Wei Zhu: Zipper Projects in China

When talking about large Keynesian multipliers, professors often talk about how even “having workers dig a ditch and filling it in” could under certain circumstances, and with certain parameter values, be a good idea. Make work projects like that can also be a way to credibly identify people who desperately need money (who are willing to do hard, meaningless work) from people who only claim to desperately need money. So make work projects have some importance in economic theory. I learned from Wei Zhu’s guest post below that make work projects have a very descriptive name in China: zipper projects. (Although I have heard of make work projects in India, I am not sure they go this far in explicitly undoing things.) If you like this post, you should definitely read Wei’s other guest post, which appeared last Saturday: “The Sharing Economy.”

When we talk about unemployment in the U.S., we’re talking about economic conditions. When it comes to unemployment in China, it’s a social problem. When 1.35 billion people live in an economy second to the U.S.’s, how many jobs do you think that are available to the country? Yet China’s unemployment rate is as low as 4.1%. Despite the fact that labor-intensive manufacturing has provided abundant positions to hold the figure, during the process of urbanization, however, there are still a considerable number of farmers turning into jobless workers. In order to sponge out these extra workforces, local governments invented a special kind of projects – “Zipper” projects.

So what really is zipper project? Like a zipper, which is frequently zipped and unzipped, zipper project is a kind of frequently repeated construction or maintenance project. Most of the zipper projects are labor intensive, cheap and time-consuming. If you’ve been to China, you should’ve seen workers planting rode-side trees or fixing roads, those are most frequently used zipper projects. The reason I’m so sure that you have seen them is because they are there all the time – not long after the projects are finished, the same or another group of workers will be sent back to tear everything down and start over. It’s kind of like “the Myth of Sisyphus” in real life, only that it’s not a punishment but a way to provide temporary job opportunities.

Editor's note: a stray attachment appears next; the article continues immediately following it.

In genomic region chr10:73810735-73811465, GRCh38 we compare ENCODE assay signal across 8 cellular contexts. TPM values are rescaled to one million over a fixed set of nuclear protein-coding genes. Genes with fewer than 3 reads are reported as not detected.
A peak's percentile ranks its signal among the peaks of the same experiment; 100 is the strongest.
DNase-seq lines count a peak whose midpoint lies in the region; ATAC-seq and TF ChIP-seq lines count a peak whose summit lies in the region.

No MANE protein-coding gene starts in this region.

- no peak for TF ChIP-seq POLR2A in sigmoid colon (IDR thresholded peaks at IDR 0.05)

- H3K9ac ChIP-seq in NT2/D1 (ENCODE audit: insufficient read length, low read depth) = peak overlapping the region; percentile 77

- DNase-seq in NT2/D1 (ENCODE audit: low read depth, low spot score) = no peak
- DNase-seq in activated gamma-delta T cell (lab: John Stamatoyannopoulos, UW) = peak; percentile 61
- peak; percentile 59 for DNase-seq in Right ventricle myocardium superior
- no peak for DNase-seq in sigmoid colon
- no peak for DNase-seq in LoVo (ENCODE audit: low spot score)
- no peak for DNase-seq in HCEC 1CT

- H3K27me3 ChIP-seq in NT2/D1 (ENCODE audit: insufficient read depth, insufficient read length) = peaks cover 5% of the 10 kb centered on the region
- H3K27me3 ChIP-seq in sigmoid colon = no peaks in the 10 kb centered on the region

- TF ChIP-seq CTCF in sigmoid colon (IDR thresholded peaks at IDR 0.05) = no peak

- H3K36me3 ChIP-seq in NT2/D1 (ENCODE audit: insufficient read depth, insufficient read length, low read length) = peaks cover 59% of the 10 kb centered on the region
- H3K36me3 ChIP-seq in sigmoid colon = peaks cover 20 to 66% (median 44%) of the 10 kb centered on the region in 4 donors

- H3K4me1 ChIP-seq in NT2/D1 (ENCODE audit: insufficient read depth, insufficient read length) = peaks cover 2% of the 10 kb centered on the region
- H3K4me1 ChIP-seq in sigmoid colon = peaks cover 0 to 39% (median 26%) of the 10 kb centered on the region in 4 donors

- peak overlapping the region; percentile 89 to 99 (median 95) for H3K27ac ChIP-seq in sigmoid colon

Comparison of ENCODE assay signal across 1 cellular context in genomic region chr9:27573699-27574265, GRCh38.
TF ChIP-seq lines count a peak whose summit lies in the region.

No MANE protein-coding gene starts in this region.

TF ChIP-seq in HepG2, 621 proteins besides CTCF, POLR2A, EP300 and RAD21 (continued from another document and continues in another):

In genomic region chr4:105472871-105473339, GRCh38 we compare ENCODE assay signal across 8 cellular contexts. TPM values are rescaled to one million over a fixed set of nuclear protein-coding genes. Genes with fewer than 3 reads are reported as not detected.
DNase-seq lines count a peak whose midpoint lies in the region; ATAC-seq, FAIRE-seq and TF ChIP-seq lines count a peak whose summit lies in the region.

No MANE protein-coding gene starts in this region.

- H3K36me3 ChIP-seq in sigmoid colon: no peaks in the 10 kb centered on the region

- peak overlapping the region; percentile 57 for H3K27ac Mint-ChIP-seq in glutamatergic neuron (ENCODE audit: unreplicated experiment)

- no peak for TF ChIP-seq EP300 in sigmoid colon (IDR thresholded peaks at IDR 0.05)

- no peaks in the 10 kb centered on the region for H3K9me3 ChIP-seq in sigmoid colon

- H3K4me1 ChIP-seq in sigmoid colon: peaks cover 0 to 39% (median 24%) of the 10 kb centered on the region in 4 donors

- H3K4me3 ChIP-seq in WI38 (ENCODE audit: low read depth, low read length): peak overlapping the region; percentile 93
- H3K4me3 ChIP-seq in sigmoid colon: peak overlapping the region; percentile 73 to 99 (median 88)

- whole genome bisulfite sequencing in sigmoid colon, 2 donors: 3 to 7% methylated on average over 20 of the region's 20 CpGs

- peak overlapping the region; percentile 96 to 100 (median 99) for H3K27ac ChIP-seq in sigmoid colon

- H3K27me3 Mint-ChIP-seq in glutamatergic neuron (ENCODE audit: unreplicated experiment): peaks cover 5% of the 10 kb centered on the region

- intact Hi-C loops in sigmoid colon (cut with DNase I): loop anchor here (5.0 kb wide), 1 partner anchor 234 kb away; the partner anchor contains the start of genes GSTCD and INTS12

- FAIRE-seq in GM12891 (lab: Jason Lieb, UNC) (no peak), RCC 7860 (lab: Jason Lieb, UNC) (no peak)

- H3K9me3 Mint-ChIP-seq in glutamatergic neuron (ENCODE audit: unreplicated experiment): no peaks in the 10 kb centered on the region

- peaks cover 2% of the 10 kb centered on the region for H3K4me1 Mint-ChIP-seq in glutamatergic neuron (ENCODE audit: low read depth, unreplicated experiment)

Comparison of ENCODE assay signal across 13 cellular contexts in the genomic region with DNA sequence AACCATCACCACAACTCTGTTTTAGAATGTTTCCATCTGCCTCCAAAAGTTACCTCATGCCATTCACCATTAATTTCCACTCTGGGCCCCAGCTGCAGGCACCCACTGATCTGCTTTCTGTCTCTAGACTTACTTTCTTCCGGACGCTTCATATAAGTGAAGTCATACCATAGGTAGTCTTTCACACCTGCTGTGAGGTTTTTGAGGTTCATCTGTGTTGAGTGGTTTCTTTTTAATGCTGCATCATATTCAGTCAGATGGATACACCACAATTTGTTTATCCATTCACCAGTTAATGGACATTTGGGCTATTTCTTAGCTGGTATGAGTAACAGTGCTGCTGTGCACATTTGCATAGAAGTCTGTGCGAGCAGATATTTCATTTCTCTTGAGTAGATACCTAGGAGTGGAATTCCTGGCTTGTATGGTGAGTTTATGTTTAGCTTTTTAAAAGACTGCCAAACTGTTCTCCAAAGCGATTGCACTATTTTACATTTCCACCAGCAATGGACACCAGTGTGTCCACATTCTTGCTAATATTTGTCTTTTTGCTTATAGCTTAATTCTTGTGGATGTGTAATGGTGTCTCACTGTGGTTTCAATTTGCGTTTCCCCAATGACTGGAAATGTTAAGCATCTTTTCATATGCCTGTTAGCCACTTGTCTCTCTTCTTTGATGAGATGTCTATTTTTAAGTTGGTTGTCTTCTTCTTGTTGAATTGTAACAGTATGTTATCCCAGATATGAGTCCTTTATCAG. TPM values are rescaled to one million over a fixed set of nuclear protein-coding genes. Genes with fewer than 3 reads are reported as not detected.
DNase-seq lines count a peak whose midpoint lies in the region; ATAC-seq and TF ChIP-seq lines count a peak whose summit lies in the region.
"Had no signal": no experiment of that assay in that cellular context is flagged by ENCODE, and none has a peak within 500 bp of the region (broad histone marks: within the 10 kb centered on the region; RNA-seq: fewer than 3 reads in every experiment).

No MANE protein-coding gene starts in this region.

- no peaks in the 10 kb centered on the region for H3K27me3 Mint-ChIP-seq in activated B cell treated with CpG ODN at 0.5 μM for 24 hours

“Zipper” project, is yet another unique social phenomenon in China. It exists to solve a social problem, but it’s not a real solution, because zipper projects can’t eliminate the migrant worker problem from the root. If anything, it’s a compromise.

It’s a compromise between keeping the rapid growth of China’s economy and maintaining the stableness of China’s society. You have to admit the difficulty of running a country is not linear to its population. Feeding the biggest population in the world while keeping up with the world’s economy growth is not an easy task. Many think the idea of zipper projects sounds ridiculous, as it makes no sense for a city to waste resources on prying and patching the same part of the road repeatedly. The reality is, however, if it weren’t for the zipper projects, there would be hardly enough temporary jobs to buffer the huge number of incoming migrant workers. When these people coming into the city without jobs, trouble comes, too. Between putting the the society at risk and wasting resource, it’s wiser to choose the latter.

This reminds me of the famous “Trolley Problem”: you see a trolley running towards five people out of control and there’s lever that can divert the trolley to a sidetrack where there lies one person, what would you do? I guess for the Chinese decision makers who shoulder the responsibility of 1.35 billion people, utility beats morality.